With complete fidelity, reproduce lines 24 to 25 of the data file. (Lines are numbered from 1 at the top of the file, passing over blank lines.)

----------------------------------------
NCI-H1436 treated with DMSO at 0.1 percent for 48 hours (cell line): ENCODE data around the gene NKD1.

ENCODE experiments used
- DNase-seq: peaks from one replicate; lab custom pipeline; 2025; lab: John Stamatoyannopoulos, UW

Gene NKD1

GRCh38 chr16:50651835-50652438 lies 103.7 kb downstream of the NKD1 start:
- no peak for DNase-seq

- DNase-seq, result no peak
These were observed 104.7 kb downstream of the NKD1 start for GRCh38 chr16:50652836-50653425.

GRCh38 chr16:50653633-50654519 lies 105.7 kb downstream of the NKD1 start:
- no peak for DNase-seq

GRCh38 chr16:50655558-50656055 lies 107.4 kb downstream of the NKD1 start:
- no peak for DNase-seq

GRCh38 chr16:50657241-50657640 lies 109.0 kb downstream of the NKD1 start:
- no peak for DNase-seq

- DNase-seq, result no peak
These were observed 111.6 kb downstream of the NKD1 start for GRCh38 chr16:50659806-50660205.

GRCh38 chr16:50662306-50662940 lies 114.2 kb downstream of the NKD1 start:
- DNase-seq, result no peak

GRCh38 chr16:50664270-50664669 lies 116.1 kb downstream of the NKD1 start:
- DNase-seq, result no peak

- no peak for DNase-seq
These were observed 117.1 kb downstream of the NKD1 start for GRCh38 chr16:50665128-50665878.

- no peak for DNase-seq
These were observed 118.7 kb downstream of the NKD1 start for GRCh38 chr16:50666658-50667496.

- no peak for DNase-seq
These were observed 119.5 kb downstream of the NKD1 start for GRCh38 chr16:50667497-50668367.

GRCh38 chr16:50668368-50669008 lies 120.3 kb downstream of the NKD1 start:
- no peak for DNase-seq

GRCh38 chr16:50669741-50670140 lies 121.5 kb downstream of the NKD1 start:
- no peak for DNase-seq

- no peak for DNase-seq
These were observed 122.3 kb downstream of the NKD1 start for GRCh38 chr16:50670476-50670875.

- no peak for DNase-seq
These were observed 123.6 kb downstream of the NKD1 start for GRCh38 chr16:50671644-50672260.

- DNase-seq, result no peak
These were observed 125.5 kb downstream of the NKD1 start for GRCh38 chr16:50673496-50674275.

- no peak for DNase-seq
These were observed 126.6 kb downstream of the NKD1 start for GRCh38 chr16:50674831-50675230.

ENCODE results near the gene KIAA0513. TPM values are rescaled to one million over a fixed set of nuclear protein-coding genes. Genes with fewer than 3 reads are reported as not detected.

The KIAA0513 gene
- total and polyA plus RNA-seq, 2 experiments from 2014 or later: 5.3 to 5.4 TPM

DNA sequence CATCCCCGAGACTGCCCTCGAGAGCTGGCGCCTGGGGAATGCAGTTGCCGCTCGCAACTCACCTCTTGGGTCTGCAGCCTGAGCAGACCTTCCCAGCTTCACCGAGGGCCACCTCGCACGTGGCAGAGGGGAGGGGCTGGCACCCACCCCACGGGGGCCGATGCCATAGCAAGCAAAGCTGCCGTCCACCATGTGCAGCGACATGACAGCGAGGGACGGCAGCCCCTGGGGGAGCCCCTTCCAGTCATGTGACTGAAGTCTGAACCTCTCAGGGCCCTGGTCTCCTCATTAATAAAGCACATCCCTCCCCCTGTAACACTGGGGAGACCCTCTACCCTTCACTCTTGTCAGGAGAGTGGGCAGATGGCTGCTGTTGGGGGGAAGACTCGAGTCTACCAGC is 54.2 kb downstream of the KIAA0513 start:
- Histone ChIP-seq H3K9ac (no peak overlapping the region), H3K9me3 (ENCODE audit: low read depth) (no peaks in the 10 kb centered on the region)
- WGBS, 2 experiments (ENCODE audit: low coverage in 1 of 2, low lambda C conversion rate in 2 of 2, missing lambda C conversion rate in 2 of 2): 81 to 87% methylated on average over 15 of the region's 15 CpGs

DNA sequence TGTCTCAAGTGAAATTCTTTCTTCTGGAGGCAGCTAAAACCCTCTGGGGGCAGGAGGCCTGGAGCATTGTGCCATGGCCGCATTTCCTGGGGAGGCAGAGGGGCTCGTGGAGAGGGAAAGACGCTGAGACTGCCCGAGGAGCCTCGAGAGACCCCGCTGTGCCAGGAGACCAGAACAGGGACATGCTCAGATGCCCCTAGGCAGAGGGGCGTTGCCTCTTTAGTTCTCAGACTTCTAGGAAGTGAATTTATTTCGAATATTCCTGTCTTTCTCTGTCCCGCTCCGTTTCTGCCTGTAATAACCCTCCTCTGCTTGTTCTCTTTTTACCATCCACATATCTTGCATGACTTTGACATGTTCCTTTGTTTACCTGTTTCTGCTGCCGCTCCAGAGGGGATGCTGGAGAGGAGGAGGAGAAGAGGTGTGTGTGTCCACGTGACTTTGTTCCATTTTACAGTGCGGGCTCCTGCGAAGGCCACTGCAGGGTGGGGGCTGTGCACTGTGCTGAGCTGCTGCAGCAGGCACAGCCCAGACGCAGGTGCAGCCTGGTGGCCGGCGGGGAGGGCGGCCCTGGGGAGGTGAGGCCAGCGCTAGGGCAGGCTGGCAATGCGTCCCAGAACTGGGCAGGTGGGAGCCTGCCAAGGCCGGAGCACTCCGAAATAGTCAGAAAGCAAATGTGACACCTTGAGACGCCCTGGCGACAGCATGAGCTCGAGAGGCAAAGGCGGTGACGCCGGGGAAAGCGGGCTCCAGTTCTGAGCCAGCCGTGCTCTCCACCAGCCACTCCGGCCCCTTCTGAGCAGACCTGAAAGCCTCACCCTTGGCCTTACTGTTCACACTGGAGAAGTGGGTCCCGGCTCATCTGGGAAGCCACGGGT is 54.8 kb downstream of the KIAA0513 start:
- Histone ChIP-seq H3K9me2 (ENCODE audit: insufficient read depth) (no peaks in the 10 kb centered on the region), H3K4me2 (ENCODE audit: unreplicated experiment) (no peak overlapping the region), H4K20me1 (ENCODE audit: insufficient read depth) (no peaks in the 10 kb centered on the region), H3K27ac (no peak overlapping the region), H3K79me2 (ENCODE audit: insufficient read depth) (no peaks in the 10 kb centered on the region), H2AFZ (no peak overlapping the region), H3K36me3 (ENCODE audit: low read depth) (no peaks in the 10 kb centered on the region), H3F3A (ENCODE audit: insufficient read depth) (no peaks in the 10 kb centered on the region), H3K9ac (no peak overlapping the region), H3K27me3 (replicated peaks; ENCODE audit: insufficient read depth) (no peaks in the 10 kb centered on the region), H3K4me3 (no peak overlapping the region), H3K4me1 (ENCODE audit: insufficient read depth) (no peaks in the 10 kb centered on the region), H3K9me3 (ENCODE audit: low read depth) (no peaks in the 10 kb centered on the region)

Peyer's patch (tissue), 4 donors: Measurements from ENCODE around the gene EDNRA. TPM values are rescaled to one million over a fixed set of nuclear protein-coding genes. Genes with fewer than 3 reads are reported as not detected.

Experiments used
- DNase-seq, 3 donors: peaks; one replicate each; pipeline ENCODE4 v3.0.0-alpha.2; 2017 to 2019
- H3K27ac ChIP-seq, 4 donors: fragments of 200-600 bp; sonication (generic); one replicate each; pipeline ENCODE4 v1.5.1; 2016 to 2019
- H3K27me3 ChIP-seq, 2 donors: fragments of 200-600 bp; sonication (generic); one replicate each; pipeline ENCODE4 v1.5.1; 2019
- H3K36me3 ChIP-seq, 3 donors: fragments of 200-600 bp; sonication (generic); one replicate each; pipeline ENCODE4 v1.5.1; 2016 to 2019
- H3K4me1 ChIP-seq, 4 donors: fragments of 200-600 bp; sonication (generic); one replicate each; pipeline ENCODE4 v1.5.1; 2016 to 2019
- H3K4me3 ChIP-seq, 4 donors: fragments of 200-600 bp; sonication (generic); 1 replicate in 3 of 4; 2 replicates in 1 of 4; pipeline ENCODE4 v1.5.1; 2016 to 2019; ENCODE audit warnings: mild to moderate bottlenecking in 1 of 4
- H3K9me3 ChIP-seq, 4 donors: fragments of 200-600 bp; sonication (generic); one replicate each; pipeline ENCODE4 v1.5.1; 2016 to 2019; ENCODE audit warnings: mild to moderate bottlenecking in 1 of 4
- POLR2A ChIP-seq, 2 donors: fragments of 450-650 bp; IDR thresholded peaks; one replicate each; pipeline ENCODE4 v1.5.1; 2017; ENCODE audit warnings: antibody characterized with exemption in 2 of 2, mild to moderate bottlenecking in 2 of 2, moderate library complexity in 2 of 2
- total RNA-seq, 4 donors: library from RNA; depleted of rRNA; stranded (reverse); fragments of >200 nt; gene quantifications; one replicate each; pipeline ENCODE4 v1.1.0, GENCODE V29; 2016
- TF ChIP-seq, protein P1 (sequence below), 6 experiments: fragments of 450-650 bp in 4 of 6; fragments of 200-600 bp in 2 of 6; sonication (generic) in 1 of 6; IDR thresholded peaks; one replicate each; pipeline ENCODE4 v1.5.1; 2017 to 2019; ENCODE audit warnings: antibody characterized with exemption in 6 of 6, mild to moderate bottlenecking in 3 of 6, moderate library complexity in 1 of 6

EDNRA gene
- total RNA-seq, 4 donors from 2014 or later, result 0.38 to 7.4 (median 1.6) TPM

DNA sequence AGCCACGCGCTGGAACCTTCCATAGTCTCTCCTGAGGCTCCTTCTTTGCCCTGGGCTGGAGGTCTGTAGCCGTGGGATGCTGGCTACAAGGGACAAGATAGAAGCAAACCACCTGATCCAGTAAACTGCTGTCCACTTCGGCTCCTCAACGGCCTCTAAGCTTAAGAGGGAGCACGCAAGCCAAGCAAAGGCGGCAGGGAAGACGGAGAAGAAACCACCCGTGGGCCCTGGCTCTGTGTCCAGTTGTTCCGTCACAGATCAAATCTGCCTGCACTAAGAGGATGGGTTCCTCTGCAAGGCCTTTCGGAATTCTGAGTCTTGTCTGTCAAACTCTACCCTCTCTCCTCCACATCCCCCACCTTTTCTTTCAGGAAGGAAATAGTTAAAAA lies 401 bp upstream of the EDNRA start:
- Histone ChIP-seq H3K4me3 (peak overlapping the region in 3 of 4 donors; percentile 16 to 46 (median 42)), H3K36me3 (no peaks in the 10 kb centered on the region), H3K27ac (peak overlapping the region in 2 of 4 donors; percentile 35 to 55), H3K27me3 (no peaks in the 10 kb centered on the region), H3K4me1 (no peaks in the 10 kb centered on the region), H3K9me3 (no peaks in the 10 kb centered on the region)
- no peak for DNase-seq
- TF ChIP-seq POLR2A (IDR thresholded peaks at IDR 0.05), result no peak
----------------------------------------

These were observed 118.7 kb downstream of the NKD1 start for GRCh38 chr16:50666658-50667496.

- no peak for DNase-seq